KUALA LUMPUR,Aug 17: Finance Minister Tengku Zafrul Aziz says the government is open to the idea of targeted stimulus measures if the situation warrants such an approach.
“The government will monitor the economic situation, and if necessary it will provide more targeted assistance,” he said.
For now, the Prihatin Rakyat Economic Stimulus Package (Prihatin) and National Economic Recovery Plan (Penjana), which are expected to contribute over 3% to gross domestic product (GDP) growth in 2020, remain ongoing, with their implementation closely monitored.
For now, Tengku Zafrul said, there were no plans for any stimulus packages.
“However, if certain segments of our society need assistance, we will continue to give assistance. My colleagues in the ministry and Cabinet are constantly going down to the ground to understand what is happening, and if there is a need to assist the people, we will be prepared,” he said in an interview with Bernama and TV3.
Tengku Zafrul also said there was still room for targeted initiatives.
“As I said before, the plan to increase Malaysia’s statutory debt limit to 60% of the GDP from 55% is part of the government’s RM45 billion direct injection into Prihatin and Penjana, and by the end of the year the debt ratio will slightly pass 55%.
“This means there is still room for targeted stimulus if needed,” he said, adding that the government wanted to ensure that the budget deficit was contained at between 5.8% and 6.0%.
The Prihatin and Penjana packages were worth RM295 billion, with RM45 billion in the form of direct fiscal injection by the government.
Bank Negara Malaysia (BNM) governor Nor Shamsiah Mohd Yunus said increasing the debt level during a crisis was nothing new as Malaysia had done it before.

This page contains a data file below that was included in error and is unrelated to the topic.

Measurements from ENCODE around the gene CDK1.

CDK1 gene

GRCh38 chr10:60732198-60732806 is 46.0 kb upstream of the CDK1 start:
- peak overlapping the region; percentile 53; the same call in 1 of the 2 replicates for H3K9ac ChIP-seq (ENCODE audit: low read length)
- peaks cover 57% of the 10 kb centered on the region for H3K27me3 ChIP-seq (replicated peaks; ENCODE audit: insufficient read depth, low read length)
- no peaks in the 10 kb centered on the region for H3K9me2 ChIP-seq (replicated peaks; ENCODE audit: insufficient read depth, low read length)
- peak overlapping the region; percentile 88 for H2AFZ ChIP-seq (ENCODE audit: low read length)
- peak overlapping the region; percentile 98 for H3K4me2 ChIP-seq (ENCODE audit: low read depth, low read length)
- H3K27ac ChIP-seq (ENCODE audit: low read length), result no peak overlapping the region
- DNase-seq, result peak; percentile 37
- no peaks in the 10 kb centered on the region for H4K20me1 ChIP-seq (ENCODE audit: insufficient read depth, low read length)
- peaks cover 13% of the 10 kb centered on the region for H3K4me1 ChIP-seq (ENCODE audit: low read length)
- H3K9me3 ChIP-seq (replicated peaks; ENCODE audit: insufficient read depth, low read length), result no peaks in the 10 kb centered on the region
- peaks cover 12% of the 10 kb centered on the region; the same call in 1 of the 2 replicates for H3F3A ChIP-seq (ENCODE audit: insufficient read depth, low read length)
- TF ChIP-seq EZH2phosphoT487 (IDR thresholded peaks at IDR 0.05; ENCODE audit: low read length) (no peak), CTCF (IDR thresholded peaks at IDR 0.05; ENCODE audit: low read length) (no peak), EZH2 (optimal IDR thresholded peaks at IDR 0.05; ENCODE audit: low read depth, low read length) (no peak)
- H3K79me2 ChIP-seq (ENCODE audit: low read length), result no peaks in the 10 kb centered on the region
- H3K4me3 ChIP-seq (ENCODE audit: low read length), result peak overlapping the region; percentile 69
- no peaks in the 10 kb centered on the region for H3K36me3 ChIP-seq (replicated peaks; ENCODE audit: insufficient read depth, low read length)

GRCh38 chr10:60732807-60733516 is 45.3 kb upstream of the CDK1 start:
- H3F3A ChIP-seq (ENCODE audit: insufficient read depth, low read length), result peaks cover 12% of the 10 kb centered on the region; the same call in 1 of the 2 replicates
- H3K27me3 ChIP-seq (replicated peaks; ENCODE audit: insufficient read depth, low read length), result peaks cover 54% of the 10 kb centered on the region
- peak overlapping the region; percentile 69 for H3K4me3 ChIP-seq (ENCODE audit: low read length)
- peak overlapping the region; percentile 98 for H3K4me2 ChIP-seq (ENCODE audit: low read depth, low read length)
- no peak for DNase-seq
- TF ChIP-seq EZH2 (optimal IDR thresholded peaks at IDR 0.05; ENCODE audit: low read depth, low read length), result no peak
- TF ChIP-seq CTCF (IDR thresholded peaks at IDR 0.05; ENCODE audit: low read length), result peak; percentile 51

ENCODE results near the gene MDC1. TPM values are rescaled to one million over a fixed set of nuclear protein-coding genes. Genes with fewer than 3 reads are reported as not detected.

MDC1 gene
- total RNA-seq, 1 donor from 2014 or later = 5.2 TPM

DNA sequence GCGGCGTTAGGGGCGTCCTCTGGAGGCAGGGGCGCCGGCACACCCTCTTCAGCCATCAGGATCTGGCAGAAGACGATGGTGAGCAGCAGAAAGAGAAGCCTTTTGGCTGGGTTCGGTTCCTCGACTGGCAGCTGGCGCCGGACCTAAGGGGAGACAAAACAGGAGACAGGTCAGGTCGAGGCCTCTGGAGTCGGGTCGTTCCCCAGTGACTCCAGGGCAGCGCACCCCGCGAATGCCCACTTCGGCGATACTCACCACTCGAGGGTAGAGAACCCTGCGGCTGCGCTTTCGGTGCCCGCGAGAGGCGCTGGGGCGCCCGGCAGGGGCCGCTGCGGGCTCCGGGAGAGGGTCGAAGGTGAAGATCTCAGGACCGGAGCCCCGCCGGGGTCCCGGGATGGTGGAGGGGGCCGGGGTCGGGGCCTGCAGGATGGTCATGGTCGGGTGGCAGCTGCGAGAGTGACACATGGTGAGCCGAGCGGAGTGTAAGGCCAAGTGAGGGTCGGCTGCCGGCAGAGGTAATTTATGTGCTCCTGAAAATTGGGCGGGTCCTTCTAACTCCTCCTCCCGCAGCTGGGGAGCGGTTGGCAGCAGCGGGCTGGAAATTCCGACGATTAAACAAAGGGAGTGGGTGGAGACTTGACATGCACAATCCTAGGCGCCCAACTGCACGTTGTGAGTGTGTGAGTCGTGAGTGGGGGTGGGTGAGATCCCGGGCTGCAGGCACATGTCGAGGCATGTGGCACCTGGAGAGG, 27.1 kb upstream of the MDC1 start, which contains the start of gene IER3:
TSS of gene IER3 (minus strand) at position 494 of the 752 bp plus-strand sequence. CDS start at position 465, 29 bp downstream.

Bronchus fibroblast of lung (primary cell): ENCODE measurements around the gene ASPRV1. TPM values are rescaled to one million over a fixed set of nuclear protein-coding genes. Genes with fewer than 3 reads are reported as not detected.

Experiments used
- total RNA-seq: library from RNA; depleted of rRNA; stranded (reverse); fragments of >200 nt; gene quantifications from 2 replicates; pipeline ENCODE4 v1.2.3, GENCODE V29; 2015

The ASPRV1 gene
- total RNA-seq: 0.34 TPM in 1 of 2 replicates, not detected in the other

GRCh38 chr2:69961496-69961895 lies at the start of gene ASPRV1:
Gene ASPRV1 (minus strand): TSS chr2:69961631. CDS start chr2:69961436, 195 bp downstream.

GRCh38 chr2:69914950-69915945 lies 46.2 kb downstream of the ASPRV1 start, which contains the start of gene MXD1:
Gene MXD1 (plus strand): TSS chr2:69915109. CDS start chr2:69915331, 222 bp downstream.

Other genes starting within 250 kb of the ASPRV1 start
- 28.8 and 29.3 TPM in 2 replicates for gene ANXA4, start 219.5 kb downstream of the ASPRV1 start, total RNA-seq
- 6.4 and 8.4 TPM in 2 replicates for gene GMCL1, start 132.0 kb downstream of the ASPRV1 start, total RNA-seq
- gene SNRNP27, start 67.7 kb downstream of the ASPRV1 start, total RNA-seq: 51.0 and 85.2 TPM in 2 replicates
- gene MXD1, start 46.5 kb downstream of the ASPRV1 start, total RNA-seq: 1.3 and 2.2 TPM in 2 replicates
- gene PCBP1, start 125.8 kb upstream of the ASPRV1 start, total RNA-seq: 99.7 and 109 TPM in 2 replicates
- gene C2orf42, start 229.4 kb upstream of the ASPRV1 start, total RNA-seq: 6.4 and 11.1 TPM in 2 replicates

Malaysia’s debt-to-GDP ratio was 80.7% in 1990 before falling to 31.8% in 1997.
It then rose to 41.4% in 2001 and increased to 52.8% in 2009. It remained above 50% from 2009 to 2018.
“The increase is temporary and the bank and government do have the capacity. Our interest rates have come down and borrowings are now much cheaper so the impact on the debt servicing ratio will also be less,” she said in a senior editors briefing last Thursday.
She said Malaysia had never had a problem servicing its debts, which were mainly ringgit-denominated.
On the 2021 Budget, Tengku Zafrul said the ministry was actively engaging with businesses, the people and NGOs.
“The discussions so far are on ways to change business models to face the challenges posed by Covid-19. The two areas in which it is crucial for the country to move forward are human capital and technology,” he added.
The 2021 Budget, to be tabled in Parliament on Nov 6, is aimed at revitalising the economy as well as restoring investors’ and consumers’ confidence.
BNM has revised its 2020 GDP growth forecast to -5.5% to -3.5% from -2.0% to 0.5% previously. The bank expects the economy to recover from the adverse impact of Covid-19 and post a growth of 5.5% to 8.0% in 2021.